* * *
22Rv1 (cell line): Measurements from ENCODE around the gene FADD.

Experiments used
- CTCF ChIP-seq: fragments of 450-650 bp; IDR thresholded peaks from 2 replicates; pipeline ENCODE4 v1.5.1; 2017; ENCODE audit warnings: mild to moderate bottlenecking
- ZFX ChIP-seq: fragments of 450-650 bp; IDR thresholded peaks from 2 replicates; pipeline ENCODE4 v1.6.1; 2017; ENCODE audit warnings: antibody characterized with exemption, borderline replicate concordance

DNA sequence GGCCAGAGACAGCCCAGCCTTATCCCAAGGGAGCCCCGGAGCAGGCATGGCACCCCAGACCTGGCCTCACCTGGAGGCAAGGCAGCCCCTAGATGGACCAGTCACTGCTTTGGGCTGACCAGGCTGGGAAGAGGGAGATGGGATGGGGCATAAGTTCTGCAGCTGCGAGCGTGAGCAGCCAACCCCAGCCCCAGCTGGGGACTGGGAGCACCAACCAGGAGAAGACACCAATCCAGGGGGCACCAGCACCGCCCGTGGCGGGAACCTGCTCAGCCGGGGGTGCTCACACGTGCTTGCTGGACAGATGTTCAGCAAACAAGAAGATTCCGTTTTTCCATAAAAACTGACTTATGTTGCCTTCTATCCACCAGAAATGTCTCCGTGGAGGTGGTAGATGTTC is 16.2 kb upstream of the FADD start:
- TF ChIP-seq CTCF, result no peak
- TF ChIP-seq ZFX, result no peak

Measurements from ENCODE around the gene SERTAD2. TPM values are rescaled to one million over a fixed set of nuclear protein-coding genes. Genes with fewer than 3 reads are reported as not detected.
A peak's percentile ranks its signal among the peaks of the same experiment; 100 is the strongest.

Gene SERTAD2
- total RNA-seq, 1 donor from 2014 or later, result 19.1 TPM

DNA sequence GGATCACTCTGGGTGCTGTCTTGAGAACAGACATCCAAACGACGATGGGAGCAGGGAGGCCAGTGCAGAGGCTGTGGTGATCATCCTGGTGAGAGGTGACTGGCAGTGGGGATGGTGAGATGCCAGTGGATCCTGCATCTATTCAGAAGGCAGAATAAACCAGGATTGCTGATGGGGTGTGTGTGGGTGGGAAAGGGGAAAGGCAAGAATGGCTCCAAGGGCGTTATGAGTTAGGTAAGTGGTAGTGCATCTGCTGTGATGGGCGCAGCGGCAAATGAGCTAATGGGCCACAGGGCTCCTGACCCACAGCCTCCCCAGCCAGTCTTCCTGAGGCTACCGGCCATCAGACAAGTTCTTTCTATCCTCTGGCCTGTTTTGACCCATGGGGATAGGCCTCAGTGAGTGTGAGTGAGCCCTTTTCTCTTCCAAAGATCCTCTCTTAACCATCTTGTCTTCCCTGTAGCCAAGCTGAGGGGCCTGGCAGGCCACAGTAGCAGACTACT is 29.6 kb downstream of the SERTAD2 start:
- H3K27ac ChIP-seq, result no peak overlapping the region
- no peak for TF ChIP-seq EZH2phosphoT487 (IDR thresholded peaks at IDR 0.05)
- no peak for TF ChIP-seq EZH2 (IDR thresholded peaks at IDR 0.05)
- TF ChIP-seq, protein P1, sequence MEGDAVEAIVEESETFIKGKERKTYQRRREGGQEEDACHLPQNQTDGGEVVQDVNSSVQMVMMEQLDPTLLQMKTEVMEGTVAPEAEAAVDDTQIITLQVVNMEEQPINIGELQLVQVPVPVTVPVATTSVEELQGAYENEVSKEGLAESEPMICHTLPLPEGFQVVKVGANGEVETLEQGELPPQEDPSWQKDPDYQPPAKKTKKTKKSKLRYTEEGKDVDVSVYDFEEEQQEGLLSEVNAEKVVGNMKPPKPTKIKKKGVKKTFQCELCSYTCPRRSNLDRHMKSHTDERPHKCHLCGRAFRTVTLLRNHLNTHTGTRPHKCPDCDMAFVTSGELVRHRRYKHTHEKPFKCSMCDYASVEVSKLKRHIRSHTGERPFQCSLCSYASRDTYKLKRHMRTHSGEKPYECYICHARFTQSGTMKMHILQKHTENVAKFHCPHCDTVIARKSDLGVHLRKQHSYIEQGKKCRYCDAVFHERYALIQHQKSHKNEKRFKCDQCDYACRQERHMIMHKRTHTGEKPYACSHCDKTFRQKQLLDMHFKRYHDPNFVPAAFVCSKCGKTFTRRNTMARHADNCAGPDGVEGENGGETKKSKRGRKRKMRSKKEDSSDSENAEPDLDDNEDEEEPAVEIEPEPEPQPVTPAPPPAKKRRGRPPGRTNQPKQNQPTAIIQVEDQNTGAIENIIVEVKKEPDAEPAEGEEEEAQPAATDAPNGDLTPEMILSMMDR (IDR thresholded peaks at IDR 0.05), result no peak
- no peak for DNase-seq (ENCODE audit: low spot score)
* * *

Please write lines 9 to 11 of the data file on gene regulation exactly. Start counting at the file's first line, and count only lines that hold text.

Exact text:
A peak's percentile ranks its signal among the peaks of the same experiment; 100 is the strongest.

Gene SERTAD2
- total RNA-seq, 1 donor from 2014 or later, result 19.1 TPM